The total number of coronavirus cases in Pakistan, by the time this was written, stood at 19,854 and the same is likely to reach the 20,000 mark some time today or by tomorrow morning.
Every ten days, the number of COVID-19 cases in Pakistan double. Just look at the month of April and how many cases increased, especially after easing down the lockdown. The government, however, thinks that coronavirus has not been “as fatal in Pakistan as it has been in many other countries”, especially the west.
Minister for Planning, Development and Special Initiatives Asad Umar recently said, “Coronavirus has caused 58 per cent more deaths in the United States (US), 207 per cent more in Spain and 124 per cent more in the United Kingdom (UK) as compared to Pakistan in the same period.” Even if we think the mortality rate is lower when compared to other countries, it does not mean we have to be lax about it. Official projections predict 150,000 cases by the end of this month.
What was even more surprising was how, in a recent speech, Prime Minister (PM) Imran Khan shifted the blame of the lockdown to the “elite”. He said the decision to impose a lockdown was taken by the elite and the rich, without thinking of the poor. PM Imran tweeted to that effect also while felicitating Muslims for Ramzan.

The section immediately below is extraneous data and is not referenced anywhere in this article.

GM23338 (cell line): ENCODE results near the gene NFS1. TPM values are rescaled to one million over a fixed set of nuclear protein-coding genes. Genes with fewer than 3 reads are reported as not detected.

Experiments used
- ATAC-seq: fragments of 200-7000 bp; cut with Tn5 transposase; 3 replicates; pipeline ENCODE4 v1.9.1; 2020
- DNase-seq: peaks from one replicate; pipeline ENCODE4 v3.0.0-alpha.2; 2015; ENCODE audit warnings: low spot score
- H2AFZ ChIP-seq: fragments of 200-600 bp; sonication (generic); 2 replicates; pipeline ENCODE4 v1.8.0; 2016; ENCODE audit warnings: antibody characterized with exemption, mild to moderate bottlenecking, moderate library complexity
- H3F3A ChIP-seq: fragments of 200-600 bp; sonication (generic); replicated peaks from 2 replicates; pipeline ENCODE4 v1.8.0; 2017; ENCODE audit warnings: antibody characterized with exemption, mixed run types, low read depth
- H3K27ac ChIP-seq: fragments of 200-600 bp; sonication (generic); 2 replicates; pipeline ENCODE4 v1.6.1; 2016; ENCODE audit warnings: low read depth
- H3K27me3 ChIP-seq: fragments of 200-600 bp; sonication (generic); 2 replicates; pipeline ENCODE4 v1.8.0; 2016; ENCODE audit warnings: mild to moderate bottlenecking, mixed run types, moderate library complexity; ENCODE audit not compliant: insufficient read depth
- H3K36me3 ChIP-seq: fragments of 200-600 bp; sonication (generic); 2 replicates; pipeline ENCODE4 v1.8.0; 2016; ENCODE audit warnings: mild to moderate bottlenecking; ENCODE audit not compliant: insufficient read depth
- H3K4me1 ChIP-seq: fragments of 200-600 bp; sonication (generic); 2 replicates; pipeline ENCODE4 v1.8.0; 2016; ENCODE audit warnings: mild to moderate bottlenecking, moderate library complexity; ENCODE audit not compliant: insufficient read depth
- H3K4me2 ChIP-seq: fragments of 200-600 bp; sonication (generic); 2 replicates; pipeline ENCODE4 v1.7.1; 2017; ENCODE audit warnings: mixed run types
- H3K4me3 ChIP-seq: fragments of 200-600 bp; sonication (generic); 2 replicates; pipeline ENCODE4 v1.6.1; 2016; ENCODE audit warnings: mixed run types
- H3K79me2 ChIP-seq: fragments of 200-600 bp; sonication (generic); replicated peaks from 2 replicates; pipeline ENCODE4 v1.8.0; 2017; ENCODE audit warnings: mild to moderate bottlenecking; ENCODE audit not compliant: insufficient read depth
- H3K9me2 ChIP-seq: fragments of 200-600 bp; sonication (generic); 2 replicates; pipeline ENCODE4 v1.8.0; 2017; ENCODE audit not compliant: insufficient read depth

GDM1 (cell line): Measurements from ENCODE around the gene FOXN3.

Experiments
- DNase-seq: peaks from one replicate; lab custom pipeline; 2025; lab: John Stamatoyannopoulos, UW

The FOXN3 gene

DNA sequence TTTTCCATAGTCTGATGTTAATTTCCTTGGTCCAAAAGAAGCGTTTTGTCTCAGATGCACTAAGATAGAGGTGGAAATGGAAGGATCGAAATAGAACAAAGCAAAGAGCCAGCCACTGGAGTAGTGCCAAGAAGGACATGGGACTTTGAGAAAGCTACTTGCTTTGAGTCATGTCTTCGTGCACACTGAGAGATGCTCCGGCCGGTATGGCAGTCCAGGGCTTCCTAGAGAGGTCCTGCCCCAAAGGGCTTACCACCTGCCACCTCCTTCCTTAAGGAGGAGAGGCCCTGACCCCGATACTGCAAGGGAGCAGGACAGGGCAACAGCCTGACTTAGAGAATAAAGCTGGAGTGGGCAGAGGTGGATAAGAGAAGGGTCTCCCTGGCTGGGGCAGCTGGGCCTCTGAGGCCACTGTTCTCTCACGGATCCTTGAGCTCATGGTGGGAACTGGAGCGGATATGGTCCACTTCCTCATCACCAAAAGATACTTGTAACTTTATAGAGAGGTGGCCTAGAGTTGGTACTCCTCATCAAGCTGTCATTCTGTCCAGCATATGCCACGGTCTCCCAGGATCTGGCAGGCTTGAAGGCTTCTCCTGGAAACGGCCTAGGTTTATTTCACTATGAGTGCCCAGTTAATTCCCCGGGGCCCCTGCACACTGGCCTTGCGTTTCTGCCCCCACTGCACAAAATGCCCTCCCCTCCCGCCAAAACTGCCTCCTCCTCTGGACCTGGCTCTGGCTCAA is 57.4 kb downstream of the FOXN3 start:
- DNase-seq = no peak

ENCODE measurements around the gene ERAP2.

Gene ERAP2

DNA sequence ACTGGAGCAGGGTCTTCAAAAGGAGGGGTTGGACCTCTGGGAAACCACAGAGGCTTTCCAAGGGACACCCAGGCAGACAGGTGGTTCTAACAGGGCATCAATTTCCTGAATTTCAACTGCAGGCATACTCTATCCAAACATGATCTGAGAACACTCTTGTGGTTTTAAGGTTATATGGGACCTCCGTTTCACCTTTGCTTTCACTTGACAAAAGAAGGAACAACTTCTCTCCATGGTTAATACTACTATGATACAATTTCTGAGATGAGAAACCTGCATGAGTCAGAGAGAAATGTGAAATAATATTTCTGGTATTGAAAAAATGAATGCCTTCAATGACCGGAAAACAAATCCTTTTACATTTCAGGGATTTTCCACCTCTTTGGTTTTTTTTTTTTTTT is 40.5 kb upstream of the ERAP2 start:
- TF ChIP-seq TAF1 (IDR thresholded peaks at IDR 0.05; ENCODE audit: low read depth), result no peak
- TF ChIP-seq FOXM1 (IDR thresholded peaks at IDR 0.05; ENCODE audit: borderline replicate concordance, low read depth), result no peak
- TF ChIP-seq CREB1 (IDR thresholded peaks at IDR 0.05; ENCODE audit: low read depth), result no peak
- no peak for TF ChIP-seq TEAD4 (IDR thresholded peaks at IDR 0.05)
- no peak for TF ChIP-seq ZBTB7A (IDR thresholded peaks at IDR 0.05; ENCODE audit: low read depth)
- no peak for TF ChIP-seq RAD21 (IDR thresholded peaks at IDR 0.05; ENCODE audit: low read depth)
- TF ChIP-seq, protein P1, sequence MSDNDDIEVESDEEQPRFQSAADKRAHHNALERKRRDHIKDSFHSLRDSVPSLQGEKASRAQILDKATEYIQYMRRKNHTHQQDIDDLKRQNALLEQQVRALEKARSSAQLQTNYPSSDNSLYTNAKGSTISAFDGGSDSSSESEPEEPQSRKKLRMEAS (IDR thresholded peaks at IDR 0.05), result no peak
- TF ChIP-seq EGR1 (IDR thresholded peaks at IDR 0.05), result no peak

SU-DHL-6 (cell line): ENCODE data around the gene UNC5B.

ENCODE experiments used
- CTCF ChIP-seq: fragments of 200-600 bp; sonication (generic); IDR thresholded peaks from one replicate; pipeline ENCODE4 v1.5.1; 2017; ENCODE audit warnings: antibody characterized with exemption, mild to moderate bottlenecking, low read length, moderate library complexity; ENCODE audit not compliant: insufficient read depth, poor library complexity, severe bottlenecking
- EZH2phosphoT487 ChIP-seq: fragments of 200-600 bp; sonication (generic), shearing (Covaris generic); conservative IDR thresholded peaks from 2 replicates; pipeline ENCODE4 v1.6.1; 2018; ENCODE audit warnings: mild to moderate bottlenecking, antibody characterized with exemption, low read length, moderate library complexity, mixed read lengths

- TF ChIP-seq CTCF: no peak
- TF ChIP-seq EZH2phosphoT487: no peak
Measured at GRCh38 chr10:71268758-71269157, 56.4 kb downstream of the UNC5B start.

The premier blames the elite and rich for taking this decision when it was indeed he and his government that imposed the lockdown. Granted that Imran himself was against the lockdown and finally gave in due to the health emergency but blaming the elite, in this case, is quite misplaced. The World Health Organization (WHO) and others who are dealing with the coronavirus pandemic have recommended lockdowns and aggressive testing apart from social distancing and other measures that we have to take in order to avoid falling prey to this pandemic.
China went for a lockdown and PM Imran doesn’t tire of giving China’s example so why blame the rich and the elite for a lockdown in Pakistan — a lockdown that is now not much of a lockdown either. Traffic has increased, more shops are open, and except for Sindh, mosques are open as well during Ramzan.
While we acknowledge that self-isolation is a privilege that isn’t afforded by many, especially the poor, we do not have the answer to how we will cope with an outbreak if cases start to rise exponentially. Doctors have recently warned that Pakistan’s healthcare system will collapse if this happens. So where will the poor go if lockdown is relaxed and they get coronavirus?
The rich and elite and privileged will go to private hospitals but what about the poor? We have to choose between struggle and death, and can only hope that the cases in Pakistan remain low.